I used Stampin' Up punches and their Teeny Tiny Wishes to stamp 'happy halloween'. The circle punch is 2", the circle scallop is 2 3/8".

The only mistake I made on this prototype was cutting the black paper to fit behind the crow and fence. It is wide enough for the view from the front, but not wide enough when the holder is open. This will bother me so I will be more careful next time around.

Friday, September 19, 2014

Not as fast as once upon a time

Once upon a time the whole house would be cleaned in one day and a room full of furniture would have been rearranged, possibly with an unsatisfactory result and the whole room would be returned to the original layout.

Now I find that we are creatures of habit and if the couch is moved, we might hurt ourselves by dropping onto where it once was and landing hard on the floor. It is better to leave the layout as is.

Once upon a time I would get on my bike and ride for miles.

Yesterday I got on my bike with fat tires and coaster brakes for the first time in years and was happy to make it around the block without injury.
Once upon a time I would start a creative project and stay up as late as it took to complete it.

Last night I was drawing something in a Zentangle fashion but had to call it quits before my eyes zentangled.
Once upon a time I would have found a way to use everything in my stash.

Now I hope to to live long enough to use most of it....provided I stop adding to it (as if that will happen!)...but have learned it is ok to let go. Didn't Disney teach us this with Frozen?  Yesterday the fabric and yarn that I sorted in July and determined was never going to come to anything by my hands went to a new home. Hopefully the recipient will be as happy receiving as I was ditching, er...donating. I meant to type donating this stuff.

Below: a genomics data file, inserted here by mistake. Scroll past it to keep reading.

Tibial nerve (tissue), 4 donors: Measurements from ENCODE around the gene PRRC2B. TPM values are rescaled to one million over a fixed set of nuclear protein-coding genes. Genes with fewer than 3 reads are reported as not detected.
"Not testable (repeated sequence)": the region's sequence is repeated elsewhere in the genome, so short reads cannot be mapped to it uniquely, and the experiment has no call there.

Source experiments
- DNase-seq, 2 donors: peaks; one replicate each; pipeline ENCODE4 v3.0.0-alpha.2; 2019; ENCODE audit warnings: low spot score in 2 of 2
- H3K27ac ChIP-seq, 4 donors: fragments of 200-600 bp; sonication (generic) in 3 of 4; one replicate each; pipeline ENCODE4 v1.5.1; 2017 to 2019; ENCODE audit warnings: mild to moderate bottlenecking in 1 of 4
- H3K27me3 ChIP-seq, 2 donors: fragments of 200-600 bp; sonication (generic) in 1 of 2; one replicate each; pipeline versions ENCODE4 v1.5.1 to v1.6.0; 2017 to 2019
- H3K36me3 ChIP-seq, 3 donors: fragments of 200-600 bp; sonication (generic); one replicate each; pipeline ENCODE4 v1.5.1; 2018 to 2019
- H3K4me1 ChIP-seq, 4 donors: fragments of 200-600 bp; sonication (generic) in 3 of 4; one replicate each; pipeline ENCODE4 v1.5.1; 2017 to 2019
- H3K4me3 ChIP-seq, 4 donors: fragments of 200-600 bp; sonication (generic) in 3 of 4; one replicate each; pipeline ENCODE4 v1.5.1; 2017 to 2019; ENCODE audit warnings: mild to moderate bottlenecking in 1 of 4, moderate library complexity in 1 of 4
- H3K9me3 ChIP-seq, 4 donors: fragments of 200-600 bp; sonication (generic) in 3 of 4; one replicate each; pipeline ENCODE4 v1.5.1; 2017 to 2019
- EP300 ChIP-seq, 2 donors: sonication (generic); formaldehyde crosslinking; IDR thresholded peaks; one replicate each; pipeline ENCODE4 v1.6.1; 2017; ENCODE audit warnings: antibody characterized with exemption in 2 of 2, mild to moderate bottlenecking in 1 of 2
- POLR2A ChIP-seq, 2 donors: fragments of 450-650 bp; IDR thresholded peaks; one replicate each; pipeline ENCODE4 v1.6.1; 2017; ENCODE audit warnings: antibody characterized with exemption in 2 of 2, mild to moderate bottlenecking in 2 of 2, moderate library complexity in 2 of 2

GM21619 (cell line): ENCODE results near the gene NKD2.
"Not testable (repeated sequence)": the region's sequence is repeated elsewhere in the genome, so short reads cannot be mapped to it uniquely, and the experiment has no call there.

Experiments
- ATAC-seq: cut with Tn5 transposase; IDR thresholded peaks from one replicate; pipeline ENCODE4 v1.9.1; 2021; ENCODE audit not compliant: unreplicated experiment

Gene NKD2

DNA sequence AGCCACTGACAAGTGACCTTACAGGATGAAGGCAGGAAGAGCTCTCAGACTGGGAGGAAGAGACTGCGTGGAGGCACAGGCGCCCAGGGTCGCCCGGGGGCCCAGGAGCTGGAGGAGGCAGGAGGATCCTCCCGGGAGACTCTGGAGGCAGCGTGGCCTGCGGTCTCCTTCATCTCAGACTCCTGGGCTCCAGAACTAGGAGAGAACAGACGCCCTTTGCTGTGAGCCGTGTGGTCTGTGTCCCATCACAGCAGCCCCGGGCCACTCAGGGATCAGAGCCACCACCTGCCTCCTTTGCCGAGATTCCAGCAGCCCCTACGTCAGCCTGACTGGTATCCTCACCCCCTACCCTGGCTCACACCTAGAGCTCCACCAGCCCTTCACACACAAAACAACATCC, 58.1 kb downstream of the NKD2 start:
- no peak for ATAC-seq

I am about to return to work on my Zenish-tangled drawings which may or may not become note cards. I have a few errands to run first and hubby is out of the house. Have no fear though, since I've slowed down on cleaning the house, I can leave him a note in the dust. 
Slower, but happier,
Gigi (aka Knitty)

Sunday, September 14, 2014

Ghiradelli chocolate holder

Surely you don't give someone a Ghiradelli chocolate that isn't in some sort of presentation card...

That was sarcasm if you don't know me. I will accept chocolate in any way that the health department approves and possibly in a few questionable manners.

I found a cute way to give these candy squares to someone on Dawn's Stamping Thoughts. Dawn does a great job explaining how to make her creations in her blog and on her videos. While I will probably make some with the snowflakes that she used, I'm not ready to think about snow yet. I used paper that didn't thrill me to make this using the dimensions she provided. The mauve-ish paper doesn't coordinate with anything I have.
Please watch Dawn's video for full instructions, but in a nutshell, the paper that holds the chocolate square is cut at 8.5" by 3". One end has been cut with a scallop tag punch, but that is a design feature, not a necessity. The paper strip is then scored at 2.5", 2.75", 5.5" and 5.75"